Furthermore is rushed and brushed up into a conclusion WAY TOO DARN QUICK. It was especially unsettling because of the beginning of the story, which took its sweet time. And then, you take a bite of your cinnamon roll and blink, and the book’s done! Conclusions are vital, they need balance—not too much time, not too little. Unfortunately, Furthermore failed for me in that aspect.
Furthermore is imagination gone wild! How scandalous and dangerous and all together wonderful!
What books with uncontained imagination do you love to graze in? Recommendations please! Which book give you writerly inspiration? Favorite fantasy worlds? Do you ever feel unappreciated?
Published: August 9, 2016 by Thomas Dunne Books (Nice chums who sent me this book for a HONEST review!)
As the daughter of a meth dealer, Wavy knows not to trust people, not even her own parents. Struggling to raise her little brother, eight-year-old Wavy is the only responsible “adult” around. She finds peace in the starry Midwestern night sky above the fields behind her house. One night everything changes when she witnesses one of her father’s thugs, Kellen, a tattooed ex-con with a heart of gold, wreck his motorcycle. What follows is a powerful and shocking love story between two unlikely people that asks tough questions, reminding us of all the ugly and wonderful things that life has to offer.
NOPE. NO THANK YOU. I was living a very fine and holy life before this book, thankyouverymuch.
I’M A TOUGH READER OKAY. I can take a lot of things in literature. Severed heads on golden pillows. Poison burning a person from the inside out, melting fair skin and other useful organs. You know, the usual.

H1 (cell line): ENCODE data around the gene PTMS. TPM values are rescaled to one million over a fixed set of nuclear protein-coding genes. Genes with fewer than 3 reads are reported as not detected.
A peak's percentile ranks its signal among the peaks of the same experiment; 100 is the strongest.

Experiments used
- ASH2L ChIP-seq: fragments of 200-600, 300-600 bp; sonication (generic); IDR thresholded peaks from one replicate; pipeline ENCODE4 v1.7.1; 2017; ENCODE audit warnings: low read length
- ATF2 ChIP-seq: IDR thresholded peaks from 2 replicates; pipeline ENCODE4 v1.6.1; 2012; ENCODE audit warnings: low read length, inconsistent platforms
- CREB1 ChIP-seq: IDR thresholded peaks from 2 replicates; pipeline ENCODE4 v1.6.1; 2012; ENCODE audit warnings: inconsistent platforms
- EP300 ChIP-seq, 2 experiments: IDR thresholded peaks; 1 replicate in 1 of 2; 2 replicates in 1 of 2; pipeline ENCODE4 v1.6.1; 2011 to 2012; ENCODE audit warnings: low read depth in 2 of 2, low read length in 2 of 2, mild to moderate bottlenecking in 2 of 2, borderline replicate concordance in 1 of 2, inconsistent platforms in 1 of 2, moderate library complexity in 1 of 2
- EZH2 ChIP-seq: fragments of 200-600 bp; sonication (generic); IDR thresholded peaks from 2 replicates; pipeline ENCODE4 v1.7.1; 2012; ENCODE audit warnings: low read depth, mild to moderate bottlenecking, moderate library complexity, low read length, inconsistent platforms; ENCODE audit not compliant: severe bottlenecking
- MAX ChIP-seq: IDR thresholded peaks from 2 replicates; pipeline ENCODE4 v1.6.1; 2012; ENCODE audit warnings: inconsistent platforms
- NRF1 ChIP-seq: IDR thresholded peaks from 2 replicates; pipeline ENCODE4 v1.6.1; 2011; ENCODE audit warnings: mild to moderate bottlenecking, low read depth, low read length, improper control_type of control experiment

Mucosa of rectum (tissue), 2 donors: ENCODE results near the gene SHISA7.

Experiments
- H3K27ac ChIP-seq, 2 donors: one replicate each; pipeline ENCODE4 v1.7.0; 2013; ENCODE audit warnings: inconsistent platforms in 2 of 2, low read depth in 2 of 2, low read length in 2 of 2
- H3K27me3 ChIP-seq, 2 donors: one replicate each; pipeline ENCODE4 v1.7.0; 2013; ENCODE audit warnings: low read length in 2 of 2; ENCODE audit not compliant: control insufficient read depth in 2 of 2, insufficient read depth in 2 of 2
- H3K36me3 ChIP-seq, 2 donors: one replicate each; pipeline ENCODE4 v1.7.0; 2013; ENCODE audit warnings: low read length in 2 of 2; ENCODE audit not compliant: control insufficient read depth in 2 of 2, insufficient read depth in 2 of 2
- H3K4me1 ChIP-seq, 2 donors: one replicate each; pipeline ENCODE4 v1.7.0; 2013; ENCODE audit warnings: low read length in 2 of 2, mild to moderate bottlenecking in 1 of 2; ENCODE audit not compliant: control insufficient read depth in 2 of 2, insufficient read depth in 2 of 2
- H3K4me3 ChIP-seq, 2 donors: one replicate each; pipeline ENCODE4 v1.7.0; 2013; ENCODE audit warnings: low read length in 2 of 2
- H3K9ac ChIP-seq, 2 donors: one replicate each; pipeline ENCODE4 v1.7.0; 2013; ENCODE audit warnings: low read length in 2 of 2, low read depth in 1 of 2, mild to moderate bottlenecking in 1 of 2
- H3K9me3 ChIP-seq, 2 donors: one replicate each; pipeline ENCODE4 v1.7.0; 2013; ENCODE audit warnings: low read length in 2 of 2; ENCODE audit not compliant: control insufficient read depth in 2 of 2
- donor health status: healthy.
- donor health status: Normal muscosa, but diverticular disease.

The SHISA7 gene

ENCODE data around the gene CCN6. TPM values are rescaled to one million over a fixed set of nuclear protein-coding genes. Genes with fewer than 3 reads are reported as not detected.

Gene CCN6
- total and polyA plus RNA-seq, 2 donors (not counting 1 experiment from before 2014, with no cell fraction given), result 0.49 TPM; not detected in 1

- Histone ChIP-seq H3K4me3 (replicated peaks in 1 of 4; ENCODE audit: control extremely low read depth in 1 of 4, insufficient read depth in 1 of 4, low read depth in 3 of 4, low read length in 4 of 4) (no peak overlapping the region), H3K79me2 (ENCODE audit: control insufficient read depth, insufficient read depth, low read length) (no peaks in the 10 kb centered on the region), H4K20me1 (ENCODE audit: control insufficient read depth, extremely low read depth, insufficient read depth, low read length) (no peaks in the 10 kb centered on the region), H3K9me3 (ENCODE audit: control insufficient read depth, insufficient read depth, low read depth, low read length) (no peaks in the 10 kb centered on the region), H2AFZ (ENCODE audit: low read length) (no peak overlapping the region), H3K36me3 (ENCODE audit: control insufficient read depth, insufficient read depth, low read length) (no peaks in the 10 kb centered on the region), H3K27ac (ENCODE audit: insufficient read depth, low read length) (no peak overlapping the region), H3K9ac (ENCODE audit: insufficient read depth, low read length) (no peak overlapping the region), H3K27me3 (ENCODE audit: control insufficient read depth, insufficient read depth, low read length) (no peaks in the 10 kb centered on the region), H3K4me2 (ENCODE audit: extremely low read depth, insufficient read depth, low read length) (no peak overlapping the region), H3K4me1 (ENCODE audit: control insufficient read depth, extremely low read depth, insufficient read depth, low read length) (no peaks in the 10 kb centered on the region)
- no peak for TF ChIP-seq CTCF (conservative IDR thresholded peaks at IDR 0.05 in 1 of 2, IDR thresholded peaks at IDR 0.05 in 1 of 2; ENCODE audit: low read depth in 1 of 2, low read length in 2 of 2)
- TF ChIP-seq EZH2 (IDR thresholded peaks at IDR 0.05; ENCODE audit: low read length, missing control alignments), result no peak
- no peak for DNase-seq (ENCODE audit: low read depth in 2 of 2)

BUT I COULD NOT TAKE WHAT WAS IN BOOK.
Ugh, where to begin??
Honestly howWavy was represented was pretty darn annoying. I feel like Bryn Greenwood was trying to make her “quirky” but no??? She’s mentally not ok! I mean, she’s been living with an abusive mother and a father that’s a meth dealer! That’s not quirky!
Wavy’s whole childhood sucks. Like…too much. You can tell the author’s just trying to tempt your pity and she goes extremelyyyy overboard. It’s just exhausting reading about how every single aspect of Wavy’s life is sooooOoooOoo awful.
We were promised some brother-sister relationship love WHICH WE DID NOT GET. So basically, Wavy raises her little brother, THEN HE IS MENTIONED IN LIKE TWO PAGES. Sibling relationships are scarcely detailed in YA, and this book had the perfect opportunity to fix that! But it failed. Atrociously.
Now let’s get down to the TRUTH. To the real problem I had with this book. Sooo the story gives you something pure, sweet, and innocent. Then it brings up those sculpting little hands and twists it into something broken and disturbed. How? Well, towards the beginning of the book, Wavy and Kellen have this charming sibling-y friendship. Then, halfway through, it shifts. They become romantically involved. What’s the big deal, you inquire? Oh, pfft, nothing. Except that Wavy is 13 and Kellen is 25ish.
With more than five million copies sold, Flowers for Algernon is the beloved, classic story of a mentally disabled man whose experimental quest for intelligence mirrors that of Algernon, an extraordinary lab mouse. In poignant diary entries, Charlie tells how a brain operation increases his IQ and changes his life. As the experimental procedure takes effect, Charlie’s intelligence expands until it surpasses that of the doctors who engineered his metamorphosis. The experiment seems to be a scientific breakthrough of paramount importance–until Algernon begins his sudden deterioration. Will the same happen to Charlie?
This book makes you think SO MUCH about EVERYTHING. Intelligence, love, morals. It’s just sentences building up paragraphs that completely change your ideas, your beliefs, your views. THIS IS WHY WE READ, CHUMS. So we can brag to peasants about how cultured and smart we are especially compared to them. Shall I elaborate?
“How strange it is that people of honest feelings and sensibilty, who would not take advantage of a man born without arms or legs or eyes—how such people think nothing of abusing a man with low intelligence.”